Outside of a dog, a book is man’s best friend. Inside of a dog, it’s too dark to read.
There are probably over one million RSS feeds published daily on the Internet, if you include all the webloggers, news sites, Slash sites, and custom channels from crazed content management systems. Add the RSS feeds made by ad hoc searches, collections of live data, and randomly generated MP3 streams, and we’re suddenly talking about the sort of information overload that RSS feeds were initially designed to fix. What we need is a catalog, a collection where RSS feeds can be classified and searched, and where users can go to find the feeds on subjects close to their hearts. What we need are directories and their slightly more advanced brethren, the aggregators.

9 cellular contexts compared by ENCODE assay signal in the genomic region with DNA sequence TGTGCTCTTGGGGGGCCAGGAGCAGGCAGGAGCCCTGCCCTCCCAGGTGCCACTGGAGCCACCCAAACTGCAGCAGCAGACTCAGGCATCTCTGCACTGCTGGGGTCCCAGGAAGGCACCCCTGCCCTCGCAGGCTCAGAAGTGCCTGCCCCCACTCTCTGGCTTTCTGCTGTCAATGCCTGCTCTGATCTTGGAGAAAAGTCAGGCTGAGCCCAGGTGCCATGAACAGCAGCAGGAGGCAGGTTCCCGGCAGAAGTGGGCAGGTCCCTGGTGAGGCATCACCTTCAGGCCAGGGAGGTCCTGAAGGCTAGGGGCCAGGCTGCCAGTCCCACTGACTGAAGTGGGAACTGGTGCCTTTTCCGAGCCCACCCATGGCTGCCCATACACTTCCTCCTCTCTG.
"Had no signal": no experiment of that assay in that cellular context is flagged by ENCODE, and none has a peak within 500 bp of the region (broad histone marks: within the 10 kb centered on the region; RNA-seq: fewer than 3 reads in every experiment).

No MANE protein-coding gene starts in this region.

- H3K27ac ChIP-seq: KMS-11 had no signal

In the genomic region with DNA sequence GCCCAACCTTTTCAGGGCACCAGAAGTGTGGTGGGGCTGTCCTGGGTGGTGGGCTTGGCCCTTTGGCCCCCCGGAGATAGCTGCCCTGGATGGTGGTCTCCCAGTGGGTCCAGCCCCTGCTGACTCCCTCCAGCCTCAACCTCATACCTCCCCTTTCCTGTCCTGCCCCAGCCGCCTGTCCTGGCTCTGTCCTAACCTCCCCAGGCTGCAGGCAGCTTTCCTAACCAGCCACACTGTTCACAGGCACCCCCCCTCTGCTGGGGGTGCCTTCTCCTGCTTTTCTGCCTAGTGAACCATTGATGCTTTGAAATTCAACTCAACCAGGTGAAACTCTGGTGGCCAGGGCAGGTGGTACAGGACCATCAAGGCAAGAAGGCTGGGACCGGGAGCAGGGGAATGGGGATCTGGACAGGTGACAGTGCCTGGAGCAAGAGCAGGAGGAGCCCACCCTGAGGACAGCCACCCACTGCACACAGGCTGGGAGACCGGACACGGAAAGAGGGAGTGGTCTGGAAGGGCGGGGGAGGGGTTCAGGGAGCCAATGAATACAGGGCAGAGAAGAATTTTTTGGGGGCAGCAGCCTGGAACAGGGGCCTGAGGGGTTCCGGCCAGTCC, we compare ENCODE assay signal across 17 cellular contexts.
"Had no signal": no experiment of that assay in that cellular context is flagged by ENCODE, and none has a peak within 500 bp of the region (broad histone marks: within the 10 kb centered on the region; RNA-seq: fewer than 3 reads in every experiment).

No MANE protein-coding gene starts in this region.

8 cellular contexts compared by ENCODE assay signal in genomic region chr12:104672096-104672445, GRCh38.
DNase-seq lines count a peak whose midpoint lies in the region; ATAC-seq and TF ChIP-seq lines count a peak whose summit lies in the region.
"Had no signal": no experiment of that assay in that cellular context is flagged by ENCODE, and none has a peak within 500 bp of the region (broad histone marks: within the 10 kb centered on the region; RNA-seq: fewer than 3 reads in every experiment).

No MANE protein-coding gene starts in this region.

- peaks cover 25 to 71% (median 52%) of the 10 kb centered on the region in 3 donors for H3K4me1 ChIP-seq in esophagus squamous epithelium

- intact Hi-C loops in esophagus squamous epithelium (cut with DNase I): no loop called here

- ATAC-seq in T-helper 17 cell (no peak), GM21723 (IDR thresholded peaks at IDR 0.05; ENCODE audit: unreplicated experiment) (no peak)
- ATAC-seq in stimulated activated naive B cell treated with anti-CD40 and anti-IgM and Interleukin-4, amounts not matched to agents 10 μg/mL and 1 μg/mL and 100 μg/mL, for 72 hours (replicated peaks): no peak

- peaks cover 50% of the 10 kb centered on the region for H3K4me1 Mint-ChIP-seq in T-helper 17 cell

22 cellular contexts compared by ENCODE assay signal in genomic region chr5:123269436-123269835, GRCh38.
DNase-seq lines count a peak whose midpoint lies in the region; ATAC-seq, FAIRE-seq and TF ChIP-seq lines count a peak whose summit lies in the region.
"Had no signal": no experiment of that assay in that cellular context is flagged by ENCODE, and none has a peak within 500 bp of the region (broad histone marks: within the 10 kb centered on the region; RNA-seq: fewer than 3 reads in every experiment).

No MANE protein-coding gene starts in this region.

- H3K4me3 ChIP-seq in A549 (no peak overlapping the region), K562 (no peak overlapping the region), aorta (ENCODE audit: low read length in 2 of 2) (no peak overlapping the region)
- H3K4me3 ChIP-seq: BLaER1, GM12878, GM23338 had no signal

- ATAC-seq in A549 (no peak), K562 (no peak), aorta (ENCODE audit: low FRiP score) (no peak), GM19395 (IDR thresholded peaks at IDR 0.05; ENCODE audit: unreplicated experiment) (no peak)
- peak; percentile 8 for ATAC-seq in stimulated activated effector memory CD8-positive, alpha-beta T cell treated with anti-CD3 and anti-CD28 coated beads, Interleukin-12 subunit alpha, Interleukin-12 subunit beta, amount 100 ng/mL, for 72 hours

There have always been directories of RSS feeds. From the very beginning, at the My Netscape Network and the HotSauce application before that, people have needed to know where to find the best information. The growth of the standard, however, has not been matched by a growth in directories. Though today’s RSS users have many more feed choices, they really are limited to one pure, searchable directory: Jeff Barr’s Syndic8 (http://www.syndic8.com), shown in Figure 10-1.
Figure 10-1. A screenshot of Syndic8